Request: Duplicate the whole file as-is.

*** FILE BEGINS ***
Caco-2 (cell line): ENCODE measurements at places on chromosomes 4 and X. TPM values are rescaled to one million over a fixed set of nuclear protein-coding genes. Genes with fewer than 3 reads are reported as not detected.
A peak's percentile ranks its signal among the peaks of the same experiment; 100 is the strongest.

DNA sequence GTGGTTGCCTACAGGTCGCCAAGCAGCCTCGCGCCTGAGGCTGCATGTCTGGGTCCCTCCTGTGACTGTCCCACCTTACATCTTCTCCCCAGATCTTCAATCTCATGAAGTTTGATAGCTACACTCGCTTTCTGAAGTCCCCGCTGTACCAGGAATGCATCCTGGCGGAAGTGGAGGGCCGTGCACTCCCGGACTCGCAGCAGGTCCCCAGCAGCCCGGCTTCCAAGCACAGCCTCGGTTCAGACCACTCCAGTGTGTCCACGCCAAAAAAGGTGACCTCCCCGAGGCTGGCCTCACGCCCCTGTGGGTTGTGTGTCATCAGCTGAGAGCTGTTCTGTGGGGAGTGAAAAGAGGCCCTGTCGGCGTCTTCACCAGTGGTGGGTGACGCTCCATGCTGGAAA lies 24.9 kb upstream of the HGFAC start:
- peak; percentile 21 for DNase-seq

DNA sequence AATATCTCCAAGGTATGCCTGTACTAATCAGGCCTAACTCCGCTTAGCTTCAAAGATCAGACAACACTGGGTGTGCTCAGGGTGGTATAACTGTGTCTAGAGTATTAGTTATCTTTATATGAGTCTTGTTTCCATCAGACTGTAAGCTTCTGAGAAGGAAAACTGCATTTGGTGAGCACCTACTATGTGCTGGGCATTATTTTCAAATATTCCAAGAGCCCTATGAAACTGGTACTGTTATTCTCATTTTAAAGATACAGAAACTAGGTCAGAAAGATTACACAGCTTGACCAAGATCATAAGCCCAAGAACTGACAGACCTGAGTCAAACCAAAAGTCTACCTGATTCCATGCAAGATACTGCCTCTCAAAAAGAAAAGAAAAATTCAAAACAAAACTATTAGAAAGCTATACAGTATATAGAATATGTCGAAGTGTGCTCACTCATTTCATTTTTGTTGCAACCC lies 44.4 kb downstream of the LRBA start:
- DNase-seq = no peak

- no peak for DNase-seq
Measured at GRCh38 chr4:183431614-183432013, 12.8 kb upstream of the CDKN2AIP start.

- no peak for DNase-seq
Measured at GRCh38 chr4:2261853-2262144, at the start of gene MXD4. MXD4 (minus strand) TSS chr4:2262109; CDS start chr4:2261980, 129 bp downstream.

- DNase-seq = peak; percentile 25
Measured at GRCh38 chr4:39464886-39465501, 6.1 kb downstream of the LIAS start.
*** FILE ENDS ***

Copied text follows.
Caco-2 (cell line): ENCODE measurements at places on chromosomes 4 and X. TPM values are rescaled to one million over a fixed set of nuclear protein-coding genes. Genes with fewer than 3 reads are reported as not detected.
A peak's percentile ranks its signal among the peaks of the same experiment; 100 is the strongest.

DNA sequence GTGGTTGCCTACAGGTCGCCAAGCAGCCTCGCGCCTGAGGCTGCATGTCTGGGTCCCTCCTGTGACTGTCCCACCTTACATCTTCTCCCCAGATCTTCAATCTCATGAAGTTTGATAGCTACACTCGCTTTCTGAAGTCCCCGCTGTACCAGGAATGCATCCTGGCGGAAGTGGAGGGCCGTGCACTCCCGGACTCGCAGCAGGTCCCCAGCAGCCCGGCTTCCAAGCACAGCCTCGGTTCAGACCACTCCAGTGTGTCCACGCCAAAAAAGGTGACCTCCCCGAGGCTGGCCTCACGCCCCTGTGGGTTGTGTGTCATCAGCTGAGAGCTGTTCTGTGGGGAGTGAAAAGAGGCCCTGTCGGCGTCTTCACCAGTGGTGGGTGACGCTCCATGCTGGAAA lies 24.9 kb upstream of the HGFAC start:
- peak; percentile 21 for DNase-seq

DNA sequence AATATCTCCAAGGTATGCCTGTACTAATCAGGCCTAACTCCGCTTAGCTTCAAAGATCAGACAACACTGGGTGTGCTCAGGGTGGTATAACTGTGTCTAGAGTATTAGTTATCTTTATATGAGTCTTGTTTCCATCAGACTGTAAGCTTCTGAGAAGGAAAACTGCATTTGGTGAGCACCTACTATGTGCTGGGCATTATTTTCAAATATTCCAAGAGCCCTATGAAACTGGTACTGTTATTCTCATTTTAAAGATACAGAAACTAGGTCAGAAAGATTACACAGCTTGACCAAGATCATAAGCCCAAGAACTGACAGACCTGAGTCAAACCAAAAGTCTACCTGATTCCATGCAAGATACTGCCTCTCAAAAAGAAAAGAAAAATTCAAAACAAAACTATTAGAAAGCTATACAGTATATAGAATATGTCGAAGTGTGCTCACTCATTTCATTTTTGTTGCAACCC lies 44.4 kb downstream of the LRBA start:
- DNase-seq = no peak

- no peak for DNase-seq
Measured at GRCh38 chr4:183431614-183432013, 12.8 kb upstream of the CDKN2AIP start.

- no peak for DNase-seq
Measured at GRCh38 chr4:2261853-2262144, at the start of gene MXD4. MXD4 (minus strand) TSS chr4:2262109; CDS start chr4:2261980, 129 bp downstream.

- DNase-seq = peak; percentile 25
Measured at GRCh38 chr4:39464886-39465501, 6.1 kb downstream of the LIAS start.